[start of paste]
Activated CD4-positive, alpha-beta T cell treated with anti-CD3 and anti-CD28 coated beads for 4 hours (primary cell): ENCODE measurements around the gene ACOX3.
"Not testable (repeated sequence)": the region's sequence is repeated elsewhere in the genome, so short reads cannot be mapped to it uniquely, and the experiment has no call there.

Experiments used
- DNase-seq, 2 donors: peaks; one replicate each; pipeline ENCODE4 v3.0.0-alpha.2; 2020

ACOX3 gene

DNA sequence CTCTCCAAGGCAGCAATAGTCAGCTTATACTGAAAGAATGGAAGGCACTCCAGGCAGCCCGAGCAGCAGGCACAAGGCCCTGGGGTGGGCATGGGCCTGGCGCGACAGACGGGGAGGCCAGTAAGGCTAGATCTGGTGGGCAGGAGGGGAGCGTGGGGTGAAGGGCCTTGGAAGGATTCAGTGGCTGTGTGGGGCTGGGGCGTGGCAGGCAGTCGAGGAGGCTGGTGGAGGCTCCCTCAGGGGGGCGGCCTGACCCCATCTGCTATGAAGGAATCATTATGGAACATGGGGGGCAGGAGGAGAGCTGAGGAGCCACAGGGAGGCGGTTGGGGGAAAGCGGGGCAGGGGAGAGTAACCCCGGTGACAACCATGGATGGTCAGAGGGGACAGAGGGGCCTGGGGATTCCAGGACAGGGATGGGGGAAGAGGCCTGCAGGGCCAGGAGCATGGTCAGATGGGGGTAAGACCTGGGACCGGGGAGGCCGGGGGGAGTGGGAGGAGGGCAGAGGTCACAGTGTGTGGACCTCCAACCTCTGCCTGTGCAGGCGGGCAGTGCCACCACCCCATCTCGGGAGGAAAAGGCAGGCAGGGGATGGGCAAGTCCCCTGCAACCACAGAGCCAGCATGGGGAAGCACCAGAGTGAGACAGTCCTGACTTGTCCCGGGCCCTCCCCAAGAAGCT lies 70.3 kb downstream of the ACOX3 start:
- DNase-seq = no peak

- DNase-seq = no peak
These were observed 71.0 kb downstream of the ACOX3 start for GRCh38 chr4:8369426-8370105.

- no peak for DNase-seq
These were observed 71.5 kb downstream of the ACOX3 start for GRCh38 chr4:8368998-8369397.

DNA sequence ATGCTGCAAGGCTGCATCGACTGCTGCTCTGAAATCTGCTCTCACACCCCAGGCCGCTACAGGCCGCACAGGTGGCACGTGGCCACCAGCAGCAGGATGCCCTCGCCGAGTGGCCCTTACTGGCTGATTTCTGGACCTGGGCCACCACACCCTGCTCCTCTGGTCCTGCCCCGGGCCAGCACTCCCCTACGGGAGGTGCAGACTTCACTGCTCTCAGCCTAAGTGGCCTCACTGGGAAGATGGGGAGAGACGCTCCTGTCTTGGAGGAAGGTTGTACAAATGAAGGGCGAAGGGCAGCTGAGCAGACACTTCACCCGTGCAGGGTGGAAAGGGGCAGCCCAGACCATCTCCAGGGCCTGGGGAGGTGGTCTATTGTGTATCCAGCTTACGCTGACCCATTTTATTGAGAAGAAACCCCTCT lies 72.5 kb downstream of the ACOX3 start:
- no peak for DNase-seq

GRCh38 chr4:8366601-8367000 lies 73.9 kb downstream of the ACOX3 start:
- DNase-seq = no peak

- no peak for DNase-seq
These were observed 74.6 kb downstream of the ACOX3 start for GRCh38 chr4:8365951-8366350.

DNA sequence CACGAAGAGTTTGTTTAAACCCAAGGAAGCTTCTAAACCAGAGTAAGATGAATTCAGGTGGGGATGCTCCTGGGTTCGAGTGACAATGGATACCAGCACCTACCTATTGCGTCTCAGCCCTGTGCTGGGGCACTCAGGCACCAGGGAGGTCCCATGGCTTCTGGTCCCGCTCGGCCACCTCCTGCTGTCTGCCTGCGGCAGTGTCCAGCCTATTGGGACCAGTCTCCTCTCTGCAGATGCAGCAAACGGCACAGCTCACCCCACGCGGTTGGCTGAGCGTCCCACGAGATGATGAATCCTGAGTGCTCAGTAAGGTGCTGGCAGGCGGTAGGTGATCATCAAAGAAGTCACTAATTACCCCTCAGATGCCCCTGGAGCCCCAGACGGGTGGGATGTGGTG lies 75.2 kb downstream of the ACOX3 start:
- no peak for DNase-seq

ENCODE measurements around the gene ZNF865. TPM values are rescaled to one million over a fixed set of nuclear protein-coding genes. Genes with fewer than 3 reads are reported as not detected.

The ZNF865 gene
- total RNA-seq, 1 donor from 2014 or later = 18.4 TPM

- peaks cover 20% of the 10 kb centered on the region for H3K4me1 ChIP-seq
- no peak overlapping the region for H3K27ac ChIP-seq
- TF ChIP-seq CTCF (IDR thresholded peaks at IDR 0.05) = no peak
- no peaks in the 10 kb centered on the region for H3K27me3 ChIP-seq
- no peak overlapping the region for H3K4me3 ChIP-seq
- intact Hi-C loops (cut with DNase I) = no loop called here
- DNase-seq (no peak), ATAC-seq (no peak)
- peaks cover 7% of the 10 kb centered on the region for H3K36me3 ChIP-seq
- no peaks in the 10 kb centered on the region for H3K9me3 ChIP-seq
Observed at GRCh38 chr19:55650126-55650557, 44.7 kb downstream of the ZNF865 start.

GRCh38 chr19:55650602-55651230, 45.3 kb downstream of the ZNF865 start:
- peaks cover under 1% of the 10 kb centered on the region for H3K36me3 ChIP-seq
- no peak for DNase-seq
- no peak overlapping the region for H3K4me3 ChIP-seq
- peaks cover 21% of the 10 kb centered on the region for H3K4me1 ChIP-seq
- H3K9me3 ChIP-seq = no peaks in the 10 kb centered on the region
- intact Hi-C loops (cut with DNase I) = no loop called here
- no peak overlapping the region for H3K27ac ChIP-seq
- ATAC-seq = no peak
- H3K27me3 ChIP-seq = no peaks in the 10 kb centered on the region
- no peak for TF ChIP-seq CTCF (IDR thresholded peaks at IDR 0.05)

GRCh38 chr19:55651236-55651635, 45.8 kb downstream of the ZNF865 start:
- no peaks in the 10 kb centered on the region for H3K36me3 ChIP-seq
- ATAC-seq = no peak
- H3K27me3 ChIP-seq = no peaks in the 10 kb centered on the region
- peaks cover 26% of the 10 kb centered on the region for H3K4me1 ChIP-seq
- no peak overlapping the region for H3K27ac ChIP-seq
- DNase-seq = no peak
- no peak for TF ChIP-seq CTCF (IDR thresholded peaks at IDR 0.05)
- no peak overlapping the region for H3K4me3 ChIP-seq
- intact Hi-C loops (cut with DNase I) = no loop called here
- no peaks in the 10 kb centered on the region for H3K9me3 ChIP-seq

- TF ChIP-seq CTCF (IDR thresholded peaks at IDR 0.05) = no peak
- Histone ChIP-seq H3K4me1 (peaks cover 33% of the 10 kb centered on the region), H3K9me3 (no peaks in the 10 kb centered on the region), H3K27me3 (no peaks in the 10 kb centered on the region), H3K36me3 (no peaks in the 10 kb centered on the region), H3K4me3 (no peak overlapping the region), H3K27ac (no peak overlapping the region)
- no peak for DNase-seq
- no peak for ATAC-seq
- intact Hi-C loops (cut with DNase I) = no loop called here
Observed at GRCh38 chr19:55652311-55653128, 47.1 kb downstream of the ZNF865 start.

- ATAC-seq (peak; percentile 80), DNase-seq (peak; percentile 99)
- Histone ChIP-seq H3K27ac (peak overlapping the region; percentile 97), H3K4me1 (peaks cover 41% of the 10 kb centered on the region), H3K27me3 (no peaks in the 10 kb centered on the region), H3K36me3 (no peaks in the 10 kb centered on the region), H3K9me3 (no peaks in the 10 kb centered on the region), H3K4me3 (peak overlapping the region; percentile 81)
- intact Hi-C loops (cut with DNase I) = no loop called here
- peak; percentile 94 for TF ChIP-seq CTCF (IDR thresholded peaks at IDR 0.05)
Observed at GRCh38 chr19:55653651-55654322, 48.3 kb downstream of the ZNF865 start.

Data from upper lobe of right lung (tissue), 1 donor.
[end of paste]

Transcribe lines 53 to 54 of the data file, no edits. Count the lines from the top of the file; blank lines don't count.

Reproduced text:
- intact Hi-C loops (cut with DNase I) = no loop called here
- no peaks in the 10 kb centered on the region for H3K9me3 ChIP-seq